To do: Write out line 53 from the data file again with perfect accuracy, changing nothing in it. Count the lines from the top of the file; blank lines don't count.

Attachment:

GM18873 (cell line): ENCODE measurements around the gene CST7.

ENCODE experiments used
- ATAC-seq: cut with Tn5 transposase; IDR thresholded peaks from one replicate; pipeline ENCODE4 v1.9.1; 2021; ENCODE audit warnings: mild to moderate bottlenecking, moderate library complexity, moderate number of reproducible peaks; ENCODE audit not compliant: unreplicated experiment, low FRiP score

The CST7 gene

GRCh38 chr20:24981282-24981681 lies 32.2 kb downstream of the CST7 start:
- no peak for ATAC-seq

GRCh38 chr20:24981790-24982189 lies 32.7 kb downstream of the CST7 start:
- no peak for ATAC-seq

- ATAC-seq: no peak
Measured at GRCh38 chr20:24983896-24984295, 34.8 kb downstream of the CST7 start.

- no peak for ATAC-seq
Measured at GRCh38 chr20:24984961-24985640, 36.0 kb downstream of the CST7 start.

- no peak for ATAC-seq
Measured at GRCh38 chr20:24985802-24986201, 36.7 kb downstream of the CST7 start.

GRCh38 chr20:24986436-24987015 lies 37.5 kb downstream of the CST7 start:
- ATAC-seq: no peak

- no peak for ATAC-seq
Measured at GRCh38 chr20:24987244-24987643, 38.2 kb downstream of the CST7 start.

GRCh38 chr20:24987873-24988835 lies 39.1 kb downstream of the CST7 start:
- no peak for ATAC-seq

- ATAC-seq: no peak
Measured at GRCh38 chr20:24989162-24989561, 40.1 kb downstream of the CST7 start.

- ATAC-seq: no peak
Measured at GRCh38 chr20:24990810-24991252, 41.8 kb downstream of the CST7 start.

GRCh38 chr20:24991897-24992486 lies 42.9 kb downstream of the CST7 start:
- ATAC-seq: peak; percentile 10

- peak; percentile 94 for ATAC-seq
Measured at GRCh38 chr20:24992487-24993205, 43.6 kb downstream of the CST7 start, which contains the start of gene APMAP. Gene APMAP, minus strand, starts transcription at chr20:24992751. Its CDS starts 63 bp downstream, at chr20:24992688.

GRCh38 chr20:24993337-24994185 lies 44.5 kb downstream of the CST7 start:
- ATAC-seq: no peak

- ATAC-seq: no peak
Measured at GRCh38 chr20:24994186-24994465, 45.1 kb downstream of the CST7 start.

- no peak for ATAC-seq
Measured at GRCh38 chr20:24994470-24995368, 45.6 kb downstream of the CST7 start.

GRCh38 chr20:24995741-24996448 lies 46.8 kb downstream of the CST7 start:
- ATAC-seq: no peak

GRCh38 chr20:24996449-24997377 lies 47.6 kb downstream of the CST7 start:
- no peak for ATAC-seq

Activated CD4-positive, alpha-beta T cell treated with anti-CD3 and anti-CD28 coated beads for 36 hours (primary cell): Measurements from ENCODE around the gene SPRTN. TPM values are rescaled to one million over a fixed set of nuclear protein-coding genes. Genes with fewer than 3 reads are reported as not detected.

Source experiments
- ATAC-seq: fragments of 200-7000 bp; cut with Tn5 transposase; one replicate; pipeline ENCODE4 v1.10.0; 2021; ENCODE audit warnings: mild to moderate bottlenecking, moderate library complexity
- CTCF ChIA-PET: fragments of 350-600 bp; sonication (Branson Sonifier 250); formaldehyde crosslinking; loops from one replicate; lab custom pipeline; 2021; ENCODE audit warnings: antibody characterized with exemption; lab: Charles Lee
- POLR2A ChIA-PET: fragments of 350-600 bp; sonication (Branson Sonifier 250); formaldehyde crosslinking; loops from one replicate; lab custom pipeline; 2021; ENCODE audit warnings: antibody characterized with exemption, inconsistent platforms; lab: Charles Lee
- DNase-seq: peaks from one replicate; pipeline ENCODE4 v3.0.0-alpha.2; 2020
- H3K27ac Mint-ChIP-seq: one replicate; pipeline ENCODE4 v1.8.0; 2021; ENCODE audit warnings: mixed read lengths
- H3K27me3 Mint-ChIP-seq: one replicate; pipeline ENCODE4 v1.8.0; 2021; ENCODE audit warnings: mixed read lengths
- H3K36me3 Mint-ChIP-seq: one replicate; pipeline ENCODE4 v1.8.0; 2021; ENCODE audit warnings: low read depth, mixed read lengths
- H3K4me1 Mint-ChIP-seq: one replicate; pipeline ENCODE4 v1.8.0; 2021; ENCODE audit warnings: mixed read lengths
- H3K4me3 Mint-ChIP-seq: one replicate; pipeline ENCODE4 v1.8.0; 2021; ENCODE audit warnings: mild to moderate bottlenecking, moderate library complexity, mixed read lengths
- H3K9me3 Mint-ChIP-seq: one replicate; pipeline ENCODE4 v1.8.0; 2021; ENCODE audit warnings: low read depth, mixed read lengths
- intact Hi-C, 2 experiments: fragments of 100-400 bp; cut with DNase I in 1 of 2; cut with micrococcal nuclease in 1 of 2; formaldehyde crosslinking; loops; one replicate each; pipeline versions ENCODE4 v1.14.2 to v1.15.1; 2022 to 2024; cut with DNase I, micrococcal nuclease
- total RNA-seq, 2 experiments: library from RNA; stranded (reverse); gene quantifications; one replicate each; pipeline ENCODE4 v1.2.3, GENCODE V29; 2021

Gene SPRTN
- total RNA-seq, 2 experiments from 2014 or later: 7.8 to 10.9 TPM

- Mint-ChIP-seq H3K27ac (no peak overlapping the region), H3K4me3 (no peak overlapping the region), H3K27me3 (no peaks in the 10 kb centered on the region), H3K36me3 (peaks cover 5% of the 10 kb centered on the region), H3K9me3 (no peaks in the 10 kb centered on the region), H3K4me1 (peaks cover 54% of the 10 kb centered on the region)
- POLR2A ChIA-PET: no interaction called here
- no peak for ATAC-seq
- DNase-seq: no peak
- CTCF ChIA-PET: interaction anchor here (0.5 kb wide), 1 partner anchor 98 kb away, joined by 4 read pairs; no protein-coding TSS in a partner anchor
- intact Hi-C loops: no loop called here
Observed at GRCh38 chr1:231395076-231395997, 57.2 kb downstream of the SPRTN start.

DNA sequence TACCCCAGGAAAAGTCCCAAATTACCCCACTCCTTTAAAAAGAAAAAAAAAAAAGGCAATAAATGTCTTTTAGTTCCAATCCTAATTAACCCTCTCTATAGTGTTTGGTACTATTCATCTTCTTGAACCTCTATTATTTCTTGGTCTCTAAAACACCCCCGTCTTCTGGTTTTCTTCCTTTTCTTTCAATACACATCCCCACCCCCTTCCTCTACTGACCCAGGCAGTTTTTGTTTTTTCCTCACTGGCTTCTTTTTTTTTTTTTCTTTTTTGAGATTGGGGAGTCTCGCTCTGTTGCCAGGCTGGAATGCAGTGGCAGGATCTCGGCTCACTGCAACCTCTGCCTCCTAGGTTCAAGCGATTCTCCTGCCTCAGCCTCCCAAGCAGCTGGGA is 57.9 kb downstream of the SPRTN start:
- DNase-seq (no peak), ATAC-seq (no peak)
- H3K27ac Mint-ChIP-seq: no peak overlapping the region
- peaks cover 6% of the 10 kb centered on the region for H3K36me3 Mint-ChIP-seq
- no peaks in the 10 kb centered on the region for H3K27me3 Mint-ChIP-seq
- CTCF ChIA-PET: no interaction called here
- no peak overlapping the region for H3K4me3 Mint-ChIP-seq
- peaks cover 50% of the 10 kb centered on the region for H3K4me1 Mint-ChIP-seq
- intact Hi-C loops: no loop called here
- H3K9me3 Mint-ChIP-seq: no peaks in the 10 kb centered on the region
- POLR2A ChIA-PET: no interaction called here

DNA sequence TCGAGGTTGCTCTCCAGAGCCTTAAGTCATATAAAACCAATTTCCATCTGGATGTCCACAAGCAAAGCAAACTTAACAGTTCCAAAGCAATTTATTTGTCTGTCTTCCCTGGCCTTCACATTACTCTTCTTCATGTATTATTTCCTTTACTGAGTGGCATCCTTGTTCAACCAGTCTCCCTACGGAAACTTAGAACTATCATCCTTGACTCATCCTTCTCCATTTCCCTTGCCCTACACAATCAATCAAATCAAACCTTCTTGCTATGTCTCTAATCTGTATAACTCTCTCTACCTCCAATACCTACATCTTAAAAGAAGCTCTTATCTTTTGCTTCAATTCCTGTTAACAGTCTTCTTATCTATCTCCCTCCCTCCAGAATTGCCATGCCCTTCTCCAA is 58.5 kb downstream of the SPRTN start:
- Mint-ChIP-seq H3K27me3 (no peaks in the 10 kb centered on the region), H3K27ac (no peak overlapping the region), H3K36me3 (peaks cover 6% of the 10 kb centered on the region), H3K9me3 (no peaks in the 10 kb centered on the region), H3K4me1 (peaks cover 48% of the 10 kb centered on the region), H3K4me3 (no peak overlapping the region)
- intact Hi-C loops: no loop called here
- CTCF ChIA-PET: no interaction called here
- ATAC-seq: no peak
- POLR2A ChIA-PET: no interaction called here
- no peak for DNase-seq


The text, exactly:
Gene SPRTN